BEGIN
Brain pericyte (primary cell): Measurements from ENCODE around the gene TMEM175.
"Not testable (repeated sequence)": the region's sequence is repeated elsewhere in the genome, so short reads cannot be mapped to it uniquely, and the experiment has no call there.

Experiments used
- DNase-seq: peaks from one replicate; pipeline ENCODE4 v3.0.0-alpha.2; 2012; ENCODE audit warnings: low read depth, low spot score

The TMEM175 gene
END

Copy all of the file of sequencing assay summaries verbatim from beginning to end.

Brain pericyte (primary cell): Measurements from ENCODE around the gene TMEM175.
"Not testable (repeated sequence)": the region's sequence is repeated elsewhere in the genome, so short reads cannot be mapped to it uniquely, and the experiment has no call there.

Experiments used
- DNase-seq: peaks from one replicate; pipeline ENCODE4 v3.0.0-alpha.2; 2012; ENCODE audit warnings: low read depth, low spot score

The TMEM175 gene